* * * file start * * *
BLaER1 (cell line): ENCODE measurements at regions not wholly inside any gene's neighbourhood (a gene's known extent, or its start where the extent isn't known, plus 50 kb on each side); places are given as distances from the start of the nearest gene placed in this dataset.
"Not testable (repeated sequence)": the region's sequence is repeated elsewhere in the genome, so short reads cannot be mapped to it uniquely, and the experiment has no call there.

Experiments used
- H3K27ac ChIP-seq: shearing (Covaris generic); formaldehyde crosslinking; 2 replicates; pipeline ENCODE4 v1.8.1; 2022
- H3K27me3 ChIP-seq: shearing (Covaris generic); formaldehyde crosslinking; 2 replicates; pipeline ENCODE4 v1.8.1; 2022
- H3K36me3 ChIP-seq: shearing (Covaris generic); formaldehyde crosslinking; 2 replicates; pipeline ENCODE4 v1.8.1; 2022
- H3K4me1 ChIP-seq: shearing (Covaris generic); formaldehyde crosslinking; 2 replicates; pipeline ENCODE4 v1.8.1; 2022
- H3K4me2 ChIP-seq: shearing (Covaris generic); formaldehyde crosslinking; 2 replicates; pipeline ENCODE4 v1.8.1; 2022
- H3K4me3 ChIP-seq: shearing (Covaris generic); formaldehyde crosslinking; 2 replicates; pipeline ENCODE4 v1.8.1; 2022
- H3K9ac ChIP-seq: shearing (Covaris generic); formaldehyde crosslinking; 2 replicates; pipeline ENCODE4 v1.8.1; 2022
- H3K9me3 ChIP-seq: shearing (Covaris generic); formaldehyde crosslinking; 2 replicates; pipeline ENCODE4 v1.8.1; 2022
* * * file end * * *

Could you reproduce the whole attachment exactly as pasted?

BLaER1 (cell line): ENCODE measurements at regions not wholly inside any gene's neighbourhood (a gene's known extent, or its start where the extent isn't known, plus 50 kb on each side); places are given as distances from the start of the nearest gene placed in this dataset.
"Not testable (repeated sequence)": the region's sequence is repeated elsewhere in the genome, so short reads cannot be mapped to it uniquely, and the experiment has no call there.

Experiments used
- H3K27ac ChIP-seq: shearing (Covaris generic); formaldehyde crosslinking; 2 replicates; pipeline ENCODE4 v1.8.1; 2022
- H3K27me3 ChIP-seq: shearing (Covaris generic); formaldehyde crosslinking; 2 replicates; pipeline ENCODE4 v1.8.1; 2022
- H3K36me3 ChIP-seq: shearing (Covaris generic); formaldehyde crosslinking; 2 replicates; pipeline ENCODE4 v1.8.1; 2022
- H3K4me1 ChIP-seq: shearing (Covaris generic); formaldehyde crosslinking; 2 replicates; pipeline ENCODE4 v1.8.1; 2022
- H3K4me2 ChIP-seq: shearing (Covaris generic); formaldehyde crosslinking; 2 replicates; pipeline ENCODE4 v1.8.1; 2022
- H3K4me3 ChIP-seq: shearing (Covaris generic); formaldehyde crosslinking; 2 replicates; pipeline ENCODE4 v1.8.1; 2022
- H3K9ac ChIP-seq: shearing (Covaris generic); formaldehyde crosslinking; 2 replicates; pipeline ENCODE4 v1.8.1; 2022
- H3K9me3 ChIP-seq: shearing (Covaris generic); formaldehyde crosslinking; 2 replicates; pipeline ENCODE4 v1.8.1; 2022